Constitutions are commonly regarded as uniquely national products, shaped by domestic ideals and politics. This paper develops and empirically tests a novel hypothesis, which is that constitutions are also shaped by transnational influence, or “diffusion.” Constitutional rights can diffuse through four mechanisms: coercion, competition, learning and acculturation. To test diffusion in the constitutional realm, we traced the historical documents of all post-WWII constitutions and documented the presence of 108 constitutional rights. Using a sample of these rights in 180 countries between 1948 and 2001, we estimate a spatial lag model to explain their adoption. Our results show that countries follow the choices of their former colonizer, countries with the same legal origin, the same religion, the same former colonizer, and the same aid donor. These transnational influences are strongest when a nation adopts its first constitution. At this time, no less than 46 percent of the variation in a bill of rights results from transnational influences.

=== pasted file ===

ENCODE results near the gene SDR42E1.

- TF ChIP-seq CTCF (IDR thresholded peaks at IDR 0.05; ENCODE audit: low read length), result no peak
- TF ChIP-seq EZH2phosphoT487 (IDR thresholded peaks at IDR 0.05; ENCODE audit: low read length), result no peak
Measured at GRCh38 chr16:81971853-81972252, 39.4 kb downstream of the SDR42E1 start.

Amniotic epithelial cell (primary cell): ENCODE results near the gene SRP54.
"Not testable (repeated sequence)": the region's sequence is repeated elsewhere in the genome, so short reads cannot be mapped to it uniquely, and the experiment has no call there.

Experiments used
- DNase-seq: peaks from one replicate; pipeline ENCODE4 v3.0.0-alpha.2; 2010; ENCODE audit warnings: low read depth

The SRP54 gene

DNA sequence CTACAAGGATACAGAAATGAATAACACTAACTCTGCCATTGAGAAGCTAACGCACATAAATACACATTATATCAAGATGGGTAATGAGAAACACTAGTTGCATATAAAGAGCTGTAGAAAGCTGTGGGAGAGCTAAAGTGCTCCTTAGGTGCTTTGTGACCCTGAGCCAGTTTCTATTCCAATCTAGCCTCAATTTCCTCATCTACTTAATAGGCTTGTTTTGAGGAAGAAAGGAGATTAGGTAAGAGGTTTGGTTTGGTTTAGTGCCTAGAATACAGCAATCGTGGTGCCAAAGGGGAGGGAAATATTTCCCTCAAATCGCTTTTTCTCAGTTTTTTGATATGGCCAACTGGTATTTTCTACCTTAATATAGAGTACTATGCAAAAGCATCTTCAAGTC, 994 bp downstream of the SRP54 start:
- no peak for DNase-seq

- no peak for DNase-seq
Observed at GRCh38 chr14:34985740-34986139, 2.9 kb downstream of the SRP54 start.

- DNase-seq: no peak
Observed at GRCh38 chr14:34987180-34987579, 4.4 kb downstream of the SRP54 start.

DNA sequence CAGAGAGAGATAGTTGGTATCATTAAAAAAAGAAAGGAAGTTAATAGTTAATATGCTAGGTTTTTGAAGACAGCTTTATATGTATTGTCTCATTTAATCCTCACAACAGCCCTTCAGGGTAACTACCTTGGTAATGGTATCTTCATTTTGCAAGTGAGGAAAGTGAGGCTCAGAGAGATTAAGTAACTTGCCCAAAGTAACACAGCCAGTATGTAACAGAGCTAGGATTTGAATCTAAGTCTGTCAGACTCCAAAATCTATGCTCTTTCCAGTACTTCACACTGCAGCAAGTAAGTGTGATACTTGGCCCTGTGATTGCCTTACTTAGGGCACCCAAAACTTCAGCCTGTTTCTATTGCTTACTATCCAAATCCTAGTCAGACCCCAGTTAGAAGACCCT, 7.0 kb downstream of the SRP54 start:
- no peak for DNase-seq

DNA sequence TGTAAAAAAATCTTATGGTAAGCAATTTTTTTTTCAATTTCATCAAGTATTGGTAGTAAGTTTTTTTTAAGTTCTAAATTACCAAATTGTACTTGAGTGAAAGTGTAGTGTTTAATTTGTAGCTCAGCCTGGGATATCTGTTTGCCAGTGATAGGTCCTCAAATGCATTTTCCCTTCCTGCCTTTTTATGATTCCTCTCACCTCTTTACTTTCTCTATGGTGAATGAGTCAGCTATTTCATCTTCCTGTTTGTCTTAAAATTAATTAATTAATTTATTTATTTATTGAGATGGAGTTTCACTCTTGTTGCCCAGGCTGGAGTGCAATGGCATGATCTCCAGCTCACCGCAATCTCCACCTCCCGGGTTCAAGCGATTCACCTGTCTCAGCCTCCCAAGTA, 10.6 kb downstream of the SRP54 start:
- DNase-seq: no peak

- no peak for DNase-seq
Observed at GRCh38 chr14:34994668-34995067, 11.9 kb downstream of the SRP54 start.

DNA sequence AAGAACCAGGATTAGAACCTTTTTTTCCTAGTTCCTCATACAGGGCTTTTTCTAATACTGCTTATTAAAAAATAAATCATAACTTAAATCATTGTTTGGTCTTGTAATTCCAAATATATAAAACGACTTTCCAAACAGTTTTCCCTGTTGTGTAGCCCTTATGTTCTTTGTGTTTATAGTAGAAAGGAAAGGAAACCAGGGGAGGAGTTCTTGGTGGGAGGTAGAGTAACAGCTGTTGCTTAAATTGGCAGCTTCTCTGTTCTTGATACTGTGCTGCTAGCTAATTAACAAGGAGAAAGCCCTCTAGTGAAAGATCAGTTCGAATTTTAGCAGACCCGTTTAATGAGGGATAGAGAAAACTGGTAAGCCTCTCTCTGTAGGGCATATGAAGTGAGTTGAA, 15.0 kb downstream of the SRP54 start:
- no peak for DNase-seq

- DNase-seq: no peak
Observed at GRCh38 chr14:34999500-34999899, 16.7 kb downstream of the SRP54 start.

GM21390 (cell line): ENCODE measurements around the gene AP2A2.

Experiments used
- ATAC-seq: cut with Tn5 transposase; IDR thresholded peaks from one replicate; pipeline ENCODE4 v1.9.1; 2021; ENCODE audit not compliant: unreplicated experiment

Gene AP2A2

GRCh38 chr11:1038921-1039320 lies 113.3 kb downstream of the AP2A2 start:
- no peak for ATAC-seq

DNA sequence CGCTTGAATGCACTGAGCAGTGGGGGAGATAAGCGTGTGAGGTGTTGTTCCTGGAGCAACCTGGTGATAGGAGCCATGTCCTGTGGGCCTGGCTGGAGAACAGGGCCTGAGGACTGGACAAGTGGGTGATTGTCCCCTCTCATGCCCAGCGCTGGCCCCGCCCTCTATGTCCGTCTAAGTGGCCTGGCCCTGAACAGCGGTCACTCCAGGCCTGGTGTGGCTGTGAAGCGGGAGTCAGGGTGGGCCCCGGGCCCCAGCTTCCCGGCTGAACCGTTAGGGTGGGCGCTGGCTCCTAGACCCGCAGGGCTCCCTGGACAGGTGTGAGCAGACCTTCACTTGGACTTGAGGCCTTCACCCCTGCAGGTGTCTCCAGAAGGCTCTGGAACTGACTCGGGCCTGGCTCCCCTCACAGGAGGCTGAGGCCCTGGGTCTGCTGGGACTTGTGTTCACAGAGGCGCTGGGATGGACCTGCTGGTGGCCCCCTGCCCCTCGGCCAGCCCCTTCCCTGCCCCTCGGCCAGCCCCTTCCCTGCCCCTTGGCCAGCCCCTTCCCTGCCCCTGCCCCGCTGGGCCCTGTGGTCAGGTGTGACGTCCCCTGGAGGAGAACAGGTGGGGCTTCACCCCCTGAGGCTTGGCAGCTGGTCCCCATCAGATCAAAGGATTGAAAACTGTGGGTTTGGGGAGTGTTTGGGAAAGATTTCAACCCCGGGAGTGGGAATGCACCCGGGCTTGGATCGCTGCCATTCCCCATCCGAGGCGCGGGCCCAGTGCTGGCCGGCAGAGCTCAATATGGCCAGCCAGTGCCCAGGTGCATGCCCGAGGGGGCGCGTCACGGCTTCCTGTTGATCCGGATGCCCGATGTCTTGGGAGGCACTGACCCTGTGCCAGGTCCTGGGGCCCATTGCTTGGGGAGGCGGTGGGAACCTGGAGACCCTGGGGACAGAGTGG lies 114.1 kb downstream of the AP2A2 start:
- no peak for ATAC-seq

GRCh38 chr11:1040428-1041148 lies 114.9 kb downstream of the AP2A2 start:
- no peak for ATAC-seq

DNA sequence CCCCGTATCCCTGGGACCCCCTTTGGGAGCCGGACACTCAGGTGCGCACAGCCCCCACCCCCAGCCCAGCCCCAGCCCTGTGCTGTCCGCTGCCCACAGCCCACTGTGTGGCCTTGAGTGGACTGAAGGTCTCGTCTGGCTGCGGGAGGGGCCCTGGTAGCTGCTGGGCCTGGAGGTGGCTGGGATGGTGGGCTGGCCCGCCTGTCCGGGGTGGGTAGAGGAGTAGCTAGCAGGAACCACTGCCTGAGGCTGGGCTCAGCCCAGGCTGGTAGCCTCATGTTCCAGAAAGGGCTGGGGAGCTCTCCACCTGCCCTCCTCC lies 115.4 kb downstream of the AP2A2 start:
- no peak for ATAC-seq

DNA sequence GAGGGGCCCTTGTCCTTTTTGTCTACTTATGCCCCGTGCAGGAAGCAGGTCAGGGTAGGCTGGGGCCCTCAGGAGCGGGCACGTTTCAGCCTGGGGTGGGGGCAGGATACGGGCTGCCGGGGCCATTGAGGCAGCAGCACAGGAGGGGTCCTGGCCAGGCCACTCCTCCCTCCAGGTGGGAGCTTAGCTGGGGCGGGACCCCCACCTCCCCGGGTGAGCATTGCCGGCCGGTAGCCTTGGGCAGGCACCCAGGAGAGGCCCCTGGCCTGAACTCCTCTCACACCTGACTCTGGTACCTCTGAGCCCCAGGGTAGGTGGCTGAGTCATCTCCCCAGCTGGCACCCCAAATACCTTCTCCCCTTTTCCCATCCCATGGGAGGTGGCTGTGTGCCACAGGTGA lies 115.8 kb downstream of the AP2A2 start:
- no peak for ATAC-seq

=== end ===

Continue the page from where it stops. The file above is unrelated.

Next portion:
Benedikt Goderis & Mila Versteeg, The Diffusion of Constitutional Rights, 39 International Review of Law & Economics 1–19 (2014).